Carbohydrates and Common Sense

in the Dietary Management of Diabetes

By Roslyn Smith
Accredited Practicing Dietitian, 18 years
Senior Diabetes Dietitian, 15 years

What is the right diet for diabetes? Opinions abound!

Sugar-free, paleo, low GI, low carb…

Week by week the media churns out the latest dietary fads, leaving the average person with diabetes very confused.

In the quest for a quick-fix answer, one ingredient is often left behind. Common sense!

In truth, there is no one-size-fits-all diet for diabetes. How can there be?  So many factors affect a person’s dietary needs. For example:

Type  of diabetes  and other health conditions

  • Medications
  • Food preferences
  • Social and emotional needs
  • Culture, work, physical activity and lifestyle


Type 1 verses Type 2 Diabetes

Take for example, Type 1 verses Type 2 diabetes.

In Type 1 diabetes, the pancreas cannot make insulin, the key hormone that controls blood sugar (glucose). Insulin is given via injections or pump device.

For good glucose control, insulin doses must be carefully matched to the amount
of carbohydrate eaten. Knowing how much carbohydrate is in foods is critical. Healthy
eating alone will not control blood glucose. Neither will exercising or losing weight.


Type 2 diabetes is different. Here, the body does not respond well to insulin.

This places the pancreas under stress, so it cannot make enough insulin in certain situations. The result is high blood glucose. Weight loss, exercise and healthy eating improve the body’s insulin response, so can lead to better glucose control for many people.

Two Carbohydrate Myths

Myth 1: People with diabetes should avoid all sweet foods


It is true that most people with diabetes need to limit foods with heavy sugar content, such as rich desserts & biscuits, cakes, soft-drinks and chocolates. (On occasions these are OK, but not on a regular basis).

Even so, not all sweet foods lead to problems…and some non-sweet foods can!

If someone carefully avoids putting 1 teaspoon of sugar in a cup of tea, but then eats 2 cups of rice for lunch, they are misguided.

Two cups of cooked rice will release the same as 20 (twenty!) teaspoons of sugar
into the blood…and it doesn’t taste sweet.

In Type 2 diabetes, a better amount of rice for a meal will be one cup, not two.

Similarly, some people avoid sweetened yoghurts, milks and fruits, yet eat large amounts of bread.


However most fruits and milk products are low glycaemic index. This means glucose is released slowly into the blood.

In contrast, white, wholemeal and many other breads are high glycaemic index: fast
glucose release.

This means fruits and milk products (including sweetened types) are less likely to lead to high glucose than the same amount of carbohydrate as wholemeal bread.

In Type 2 diabetes, a sensible amount of bread is often two slices at a meal (look for a low GI brand), followed 2-3 hours later by a tub of yoghurt or piece of fruit.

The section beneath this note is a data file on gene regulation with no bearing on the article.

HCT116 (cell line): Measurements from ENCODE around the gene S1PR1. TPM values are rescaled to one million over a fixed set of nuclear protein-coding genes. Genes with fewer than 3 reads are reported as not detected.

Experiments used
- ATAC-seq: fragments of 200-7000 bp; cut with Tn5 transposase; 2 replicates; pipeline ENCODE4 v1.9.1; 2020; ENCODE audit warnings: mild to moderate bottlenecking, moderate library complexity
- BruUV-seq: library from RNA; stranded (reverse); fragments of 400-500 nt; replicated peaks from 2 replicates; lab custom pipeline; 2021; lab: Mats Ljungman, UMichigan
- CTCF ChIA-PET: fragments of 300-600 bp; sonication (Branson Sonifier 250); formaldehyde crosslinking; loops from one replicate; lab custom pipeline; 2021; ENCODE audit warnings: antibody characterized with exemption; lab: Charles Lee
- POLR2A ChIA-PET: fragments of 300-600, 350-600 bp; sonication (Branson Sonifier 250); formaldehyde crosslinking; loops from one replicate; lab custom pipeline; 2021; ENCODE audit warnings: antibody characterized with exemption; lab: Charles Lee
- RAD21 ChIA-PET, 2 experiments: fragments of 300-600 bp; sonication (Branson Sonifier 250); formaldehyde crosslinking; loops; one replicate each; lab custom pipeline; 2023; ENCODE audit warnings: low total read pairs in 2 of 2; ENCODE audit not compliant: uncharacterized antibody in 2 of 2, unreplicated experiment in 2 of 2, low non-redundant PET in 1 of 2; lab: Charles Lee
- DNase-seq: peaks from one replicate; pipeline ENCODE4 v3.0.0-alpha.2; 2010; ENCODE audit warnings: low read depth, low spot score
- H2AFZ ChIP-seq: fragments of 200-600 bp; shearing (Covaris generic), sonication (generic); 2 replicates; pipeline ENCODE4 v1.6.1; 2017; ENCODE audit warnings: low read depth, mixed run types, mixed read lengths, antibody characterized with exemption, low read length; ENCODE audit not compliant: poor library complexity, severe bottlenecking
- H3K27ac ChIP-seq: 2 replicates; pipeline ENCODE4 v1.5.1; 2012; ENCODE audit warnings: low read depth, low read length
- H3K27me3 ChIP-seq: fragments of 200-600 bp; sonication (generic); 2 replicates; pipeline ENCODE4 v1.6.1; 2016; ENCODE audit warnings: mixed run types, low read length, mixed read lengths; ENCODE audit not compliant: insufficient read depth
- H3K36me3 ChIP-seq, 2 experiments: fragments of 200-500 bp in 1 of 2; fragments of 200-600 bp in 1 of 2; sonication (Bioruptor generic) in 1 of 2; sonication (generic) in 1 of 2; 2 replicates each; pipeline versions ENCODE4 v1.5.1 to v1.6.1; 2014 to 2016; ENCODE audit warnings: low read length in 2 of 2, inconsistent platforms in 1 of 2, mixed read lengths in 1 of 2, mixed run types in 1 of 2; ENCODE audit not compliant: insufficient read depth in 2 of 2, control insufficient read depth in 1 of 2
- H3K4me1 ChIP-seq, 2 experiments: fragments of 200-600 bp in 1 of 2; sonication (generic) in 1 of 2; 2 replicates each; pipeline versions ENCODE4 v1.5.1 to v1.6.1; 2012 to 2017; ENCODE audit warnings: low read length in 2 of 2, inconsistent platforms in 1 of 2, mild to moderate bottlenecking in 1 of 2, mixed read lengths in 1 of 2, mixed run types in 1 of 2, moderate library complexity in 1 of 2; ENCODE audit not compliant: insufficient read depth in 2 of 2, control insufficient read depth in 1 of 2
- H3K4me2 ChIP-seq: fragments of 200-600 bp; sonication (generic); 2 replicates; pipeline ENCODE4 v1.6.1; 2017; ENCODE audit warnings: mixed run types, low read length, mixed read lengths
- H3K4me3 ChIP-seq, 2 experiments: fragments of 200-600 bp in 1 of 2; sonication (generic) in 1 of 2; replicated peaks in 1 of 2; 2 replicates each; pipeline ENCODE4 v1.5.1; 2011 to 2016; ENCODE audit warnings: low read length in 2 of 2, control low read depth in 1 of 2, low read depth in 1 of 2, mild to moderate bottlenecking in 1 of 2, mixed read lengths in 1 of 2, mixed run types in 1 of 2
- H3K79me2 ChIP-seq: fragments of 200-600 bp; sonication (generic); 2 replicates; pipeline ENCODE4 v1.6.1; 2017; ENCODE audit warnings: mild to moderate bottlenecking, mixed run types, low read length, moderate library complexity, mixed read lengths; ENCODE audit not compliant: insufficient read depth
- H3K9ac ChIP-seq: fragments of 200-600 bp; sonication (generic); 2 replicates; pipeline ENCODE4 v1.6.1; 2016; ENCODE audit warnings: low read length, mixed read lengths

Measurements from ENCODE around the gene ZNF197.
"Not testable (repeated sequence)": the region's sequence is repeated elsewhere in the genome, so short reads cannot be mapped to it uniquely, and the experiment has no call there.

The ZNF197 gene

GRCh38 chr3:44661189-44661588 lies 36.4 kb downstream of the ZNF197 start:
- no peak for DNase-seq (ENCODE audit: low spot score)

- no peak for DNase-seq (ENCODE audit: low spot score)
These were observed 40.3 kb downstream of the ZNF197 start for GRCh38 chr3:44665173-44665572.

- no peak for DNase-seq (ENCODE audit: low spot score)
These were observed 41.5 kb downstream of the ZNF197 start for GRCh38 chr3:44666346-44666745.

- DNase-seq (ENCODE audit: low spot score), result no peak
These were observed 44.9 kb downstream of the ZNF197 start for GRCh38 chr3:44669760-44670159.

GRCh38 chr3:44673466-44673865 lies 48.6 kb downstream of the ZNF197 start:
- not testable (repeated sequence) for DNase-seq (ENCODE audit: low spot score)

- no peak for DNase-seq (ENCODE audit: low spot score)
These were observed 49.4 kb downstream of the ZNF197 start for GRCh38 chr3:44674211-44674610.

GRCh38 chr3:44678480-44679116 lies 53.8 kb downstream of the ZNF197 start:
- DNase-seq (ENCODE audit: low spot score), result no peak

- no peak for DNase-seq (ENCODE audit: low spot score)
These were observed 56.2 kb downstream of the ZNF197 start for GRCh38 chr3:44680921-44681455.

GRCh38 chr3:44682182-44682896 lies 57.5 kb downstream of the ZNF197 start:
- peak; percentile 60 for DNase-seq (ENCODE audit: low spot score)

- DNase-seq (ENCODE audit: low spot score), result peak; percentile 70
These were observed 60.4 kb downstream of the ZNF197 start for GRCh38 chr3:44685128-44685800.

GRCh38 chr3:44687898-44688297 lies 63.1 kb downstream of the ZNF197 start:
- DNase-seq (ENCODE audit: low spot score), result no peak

Myth 2: People with diabetes should follow a low carbohydrate diet

Low carbohydrate diets may improve weight and blood glucose in the short-term. However, the long term picture is unclear. Very little research has been done beyond 6-12 months.

For starters, most people cannot follow a low carb diet for longer than a few weeks. They get too bored…and often, constipated!

Imagine having no breads, cereals, pasta, potato, corn, rice, fruit or milk. In fact, most foods made from flours and grains are off limits in a low carb diet. This leaves mainly meats, eggs, cheese, oils, fats and certain vegetables.

As you can imagine, low carb diets are often inadequate in nutrients and fibre, yet high in protein and animal fats.

Animal fats can increase long-term risk of heart disease, kidney disease and insulin resistance. This means that even if glucose levels improve short-term, down the track they may worsen.

For Type 2 diabetes, a better approach is often ‘carbohydrate spreading’.

Instead of eating one or two big meals per day, carbohydrate is divided into small regular amounts. This puts less strain on the pancreas, and improves glucose levels.


Low glycaemic index (low GI) carbohydrates can also help, by releasing glucose
slowly into the blood.

Low GI foods include:

  • certain wholegrain breads, grains and cereals;
  • most fruits
  • most dairy products
  • most nuts and legumes (lentils and beans)

For more details, visit


Getting personalised help  

With so many factors in play, people with diabetes need personalised diet assessment and advice. This is best provided by an Accredited Practicing Dietitian (APD).

APD’s are university-trained in the science of nutrition, so are able to judge fact from fiction.

To find an APD, contact your local hospital or visit

Interested in becoming a Credentialled Diabetes Educator? Read more about our Graduate Certificate in Diabetes Education and Management

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